The Goshawk, By TH White - book review: Avian classic finds its second wind

Weidenfeld & Nicolson, £12.99

Richard Benson
Thursday 15 October 2015 14:17
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H is most definitely for hawk in British publishing lexicon at present. After the spectacular success of Helen Macdonald’s memoir last year, many a rural literary festival bookstall was given a mini falconry section, and publishers showed some eagle eyes for an opportunity.

Bloomsbury acquired a book by Richard Hines, whose pet raptors inspired his brother Barry’s famous novel A Kestrel for a Knave (filmed as Kes), while T H White’s The Goshawk is now republished as part of WeidenFeld & Nicolson’s Modern Classics series. Of course The Goshawk, first published in 1951, is timely because Macdonald wrote so perceptively about it in H is for Hawk. Like White, she was “escaping to the wild” as she trained her bird Mabel, and in many ways she was guided by him – avoiding his mistakes, and sharing his attempt to sublimate the self in nature. For this edition, Macdonald provides a foreword.

“The Goshawk is a fable about selfhood and the exercise of power as much as it is a book about a man and a bird. You can read it as an investigation into the nature of freedom, of education, power, war, history, class, enslavement, the English landscape and the workings of the human heart… In our present age of terrible environmental destruction, it can be read most usefully as a book about humanity’s lamentable inability to see nature as anything other than a mirror of ourselves.”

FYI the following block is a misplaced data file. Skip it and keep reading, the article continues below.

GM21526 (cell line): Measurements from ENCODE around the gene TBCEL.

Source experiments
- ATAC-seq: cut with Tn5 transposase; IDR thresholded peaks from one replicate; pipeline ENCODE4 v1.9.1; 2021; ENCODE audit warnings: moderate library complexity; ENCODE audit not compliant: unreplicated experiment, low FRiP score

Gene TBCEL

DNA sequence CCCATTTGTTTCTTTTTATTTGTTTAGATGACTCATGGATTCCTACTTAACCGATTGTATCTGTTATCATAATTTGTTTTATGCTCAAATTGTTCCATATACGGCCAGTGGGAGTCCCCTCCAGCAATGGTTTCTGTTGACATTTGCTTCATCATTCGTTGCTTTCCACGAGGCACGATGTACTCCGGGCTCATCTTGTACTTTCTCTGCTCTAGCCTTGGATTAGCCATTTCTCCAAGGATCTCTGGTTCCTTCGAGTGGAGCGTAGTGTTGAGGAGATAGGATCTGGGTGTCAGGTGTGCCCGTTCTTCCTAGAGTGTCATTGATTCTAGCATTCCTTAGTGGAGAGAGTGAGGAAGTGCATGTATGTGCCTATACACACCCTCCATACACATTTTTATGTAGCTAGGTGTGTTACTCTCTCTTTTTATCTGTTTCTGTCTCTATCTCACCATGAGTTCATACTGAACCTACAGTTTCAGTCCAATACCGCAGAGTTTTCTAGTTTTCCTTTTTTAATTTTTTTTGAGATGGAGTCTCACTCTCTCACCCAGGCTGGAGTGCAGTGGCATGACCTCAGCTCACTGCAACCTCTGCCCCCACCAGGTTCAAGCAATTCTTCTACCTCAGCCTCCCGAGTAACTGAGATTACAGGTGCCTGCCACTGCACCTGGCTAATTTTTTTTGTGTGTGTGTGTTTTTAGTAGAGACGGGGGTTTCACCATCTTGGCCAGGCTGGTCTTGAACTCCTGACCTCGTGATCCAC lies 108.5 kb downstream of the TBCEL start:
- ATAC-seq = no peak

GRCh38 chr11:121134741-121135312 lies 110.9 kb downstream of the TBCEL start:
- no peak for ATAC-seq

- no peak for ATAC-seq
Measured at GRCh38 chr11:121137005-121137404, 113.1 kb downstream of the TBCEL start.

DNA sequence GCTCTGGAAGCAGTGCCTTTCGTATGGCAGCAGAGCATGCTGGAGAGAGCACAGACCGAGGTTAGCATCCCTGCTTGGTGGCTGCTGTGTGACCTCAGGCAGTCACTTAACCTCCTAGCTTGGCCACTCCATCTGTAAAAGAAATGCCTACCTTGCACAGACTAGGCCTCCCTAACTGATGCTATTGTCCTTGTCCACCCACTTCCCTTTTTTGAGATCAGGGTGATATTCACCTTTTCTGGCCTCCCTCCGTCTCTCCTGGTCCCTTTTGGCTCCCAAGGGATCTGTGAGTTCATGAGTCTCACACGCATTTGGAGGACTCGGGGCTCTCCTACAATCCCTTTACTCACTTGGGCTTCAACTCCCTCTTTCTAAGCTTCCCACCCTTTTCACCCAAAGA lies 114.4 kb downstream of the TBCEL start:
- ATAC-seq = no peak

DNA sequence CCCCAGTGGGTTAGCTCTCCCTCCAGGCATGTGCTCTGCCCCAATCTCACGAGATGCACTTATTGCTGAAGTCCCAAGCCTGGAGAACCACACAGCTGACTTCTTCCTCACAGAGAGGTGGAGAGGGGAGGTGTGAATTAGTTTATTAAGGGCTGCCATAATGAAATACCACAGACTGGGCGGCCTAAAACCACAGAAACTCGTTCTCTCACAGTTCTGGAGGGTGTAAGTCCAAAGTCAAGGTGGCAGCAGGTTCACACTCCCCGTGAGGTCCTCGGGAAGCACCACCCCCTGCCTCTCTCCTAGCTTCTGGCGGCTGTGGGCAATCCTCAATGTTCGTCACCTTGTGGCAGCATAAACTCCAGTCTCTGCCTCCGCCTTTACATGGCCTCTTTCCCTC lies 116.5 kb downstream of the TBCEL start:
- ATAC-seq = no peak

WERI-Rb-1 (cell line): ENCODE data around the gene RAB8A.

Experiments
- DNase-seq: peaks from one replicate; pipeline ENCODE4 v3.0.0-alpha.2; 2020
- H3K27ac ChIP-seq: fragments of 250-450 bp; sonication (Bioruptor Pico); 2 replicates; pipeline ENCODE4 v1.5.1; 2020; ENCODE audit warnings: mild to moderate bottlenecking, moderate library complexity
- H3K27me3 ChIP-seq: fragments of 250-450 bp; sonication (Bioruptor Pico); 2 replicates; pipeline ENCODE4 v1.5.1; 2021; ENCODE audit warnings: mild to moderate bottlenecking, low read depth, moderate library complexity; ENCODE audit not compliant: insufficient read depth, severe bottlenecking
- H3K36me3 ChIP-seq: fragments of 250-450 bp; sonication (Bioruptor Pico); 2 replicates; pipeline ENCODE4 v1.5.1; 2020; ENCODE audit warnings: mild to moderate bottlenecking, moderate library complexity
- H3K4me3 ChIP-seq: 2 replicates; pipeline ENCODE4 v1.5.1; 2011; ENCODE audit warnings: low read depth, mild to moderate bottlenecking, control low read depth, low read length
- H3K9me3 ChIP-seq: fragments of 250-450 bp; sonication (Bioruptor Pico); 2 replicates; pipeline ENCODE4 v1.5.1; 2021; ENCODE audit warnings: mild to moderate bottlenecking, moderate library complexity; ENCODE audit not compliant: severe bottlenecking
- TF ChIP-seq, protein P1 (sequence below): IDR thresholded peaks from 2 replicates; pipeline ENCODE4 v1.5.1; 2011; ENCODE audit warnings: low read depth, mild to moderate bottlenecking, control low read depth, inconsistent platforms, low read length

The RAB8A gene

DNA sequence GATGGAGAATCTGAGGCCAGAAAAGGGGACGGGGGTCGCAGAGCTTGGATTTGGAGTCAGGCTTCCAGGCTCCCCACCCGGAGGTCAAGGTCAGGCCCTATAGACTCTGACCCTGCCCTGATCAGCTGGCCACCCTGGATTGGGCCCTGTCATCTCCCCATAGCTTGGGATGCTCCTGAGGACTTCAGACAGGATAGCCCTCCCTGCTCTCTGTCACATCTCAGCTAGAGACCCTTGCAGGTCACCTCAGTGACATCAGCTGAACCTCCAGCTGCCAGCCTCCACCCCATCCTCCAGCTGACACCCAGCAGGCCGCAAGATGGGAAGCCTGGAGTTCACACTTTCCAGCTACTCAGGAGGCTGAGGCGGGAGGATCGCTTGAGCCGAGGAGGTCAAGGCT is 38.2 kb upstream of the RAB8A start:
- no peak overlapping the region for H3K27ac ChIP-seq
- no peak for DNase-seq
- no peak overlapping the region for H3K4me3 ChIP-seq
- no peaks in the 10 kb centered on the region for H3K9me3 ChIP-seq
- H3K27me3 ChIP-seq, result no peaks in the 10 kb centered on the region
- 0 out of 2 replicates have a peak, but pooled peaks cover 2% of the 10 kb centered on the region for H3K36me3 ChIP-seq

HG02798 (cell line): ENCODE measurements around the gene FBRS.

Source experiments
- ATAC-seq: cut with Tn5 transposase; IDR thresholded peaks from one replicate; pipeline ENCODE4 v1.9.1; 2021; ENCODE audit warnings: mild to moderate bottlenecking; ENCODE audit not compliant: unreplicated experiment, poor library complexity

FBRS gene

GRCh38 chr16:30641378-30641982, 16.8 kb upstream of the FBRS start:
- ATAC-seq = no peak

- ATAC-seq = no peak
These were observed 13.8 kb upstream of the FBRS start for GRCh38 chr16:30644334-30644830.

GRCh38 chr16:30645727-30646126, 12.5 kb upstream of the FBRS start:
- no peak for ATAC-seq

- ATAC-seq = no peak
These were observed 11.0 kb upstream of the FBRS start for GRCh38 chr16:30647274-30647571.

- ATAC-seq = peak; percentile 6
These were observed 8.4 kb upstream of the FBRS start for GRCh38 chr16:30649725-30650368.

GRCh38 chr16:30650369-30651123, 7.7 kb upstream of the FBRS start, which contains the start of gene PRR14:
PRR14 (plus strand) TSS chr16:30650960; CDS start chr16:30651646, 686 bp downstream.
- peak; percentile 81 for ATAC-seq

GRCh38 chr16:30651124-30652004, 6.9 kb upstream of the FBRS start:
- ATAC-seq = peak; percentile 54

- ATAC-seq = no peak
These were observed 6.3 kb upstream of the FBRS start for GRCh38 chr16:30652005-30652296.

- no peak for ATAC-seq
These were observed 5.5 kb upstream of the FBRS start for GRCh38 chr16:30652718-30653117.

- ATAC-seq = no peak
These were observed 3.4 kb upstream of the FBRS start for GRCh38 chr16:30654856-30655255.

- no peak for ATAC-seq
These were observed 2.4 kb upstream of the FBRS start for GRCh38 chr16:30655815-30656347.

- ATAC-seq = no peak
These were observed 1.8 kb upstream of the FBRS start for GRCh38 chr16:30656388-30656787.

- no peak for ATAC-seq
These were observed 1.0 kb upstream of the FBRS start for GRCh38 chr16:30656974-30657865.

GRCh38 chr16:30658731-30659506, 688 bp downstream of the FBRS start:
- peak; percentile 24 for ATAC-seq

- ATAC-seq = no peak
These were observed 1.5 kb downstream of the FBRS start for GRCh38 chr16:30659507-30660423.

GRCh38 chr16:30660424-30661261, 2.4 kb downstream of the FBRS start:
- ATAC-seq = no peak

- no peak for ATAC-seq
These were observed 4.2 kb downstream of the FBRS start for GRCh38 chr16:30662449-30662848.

White’s memoir describes his attempt to train a wild goshawk in the late 1930s. Unhappy, lonely, gay but unable to come out, he has left a teaching post to live a solitary life and seek personal redemption through mastering the bird. Unfortunately goshawks are notoriously difficult to train, and White tries to do it all from textbooks; the project ends badly for both man and hawk.

The writing, is in parts wonderfully life-affirming, but it is the stark desolation and nihilism that many readers most remember. “In the end,” he writes early on “one did not need European civilisation, did not need power, did not need most of one’s fellow men, who were saturated with most of these: finally, one would not need oneself.”

Few writers go so far without claiming to have found a consolation, and the bleakness is an important part of The Goshawk’s strange charm. It certainly resonates in 2015 when current international instability and conflicts can seem not dissimilar to those that drove White into reclusion; this is a good time to discover, or rediscover, the book, and the reissue, with its illustrated jacket faintly recalling the original, an attractive starting point.

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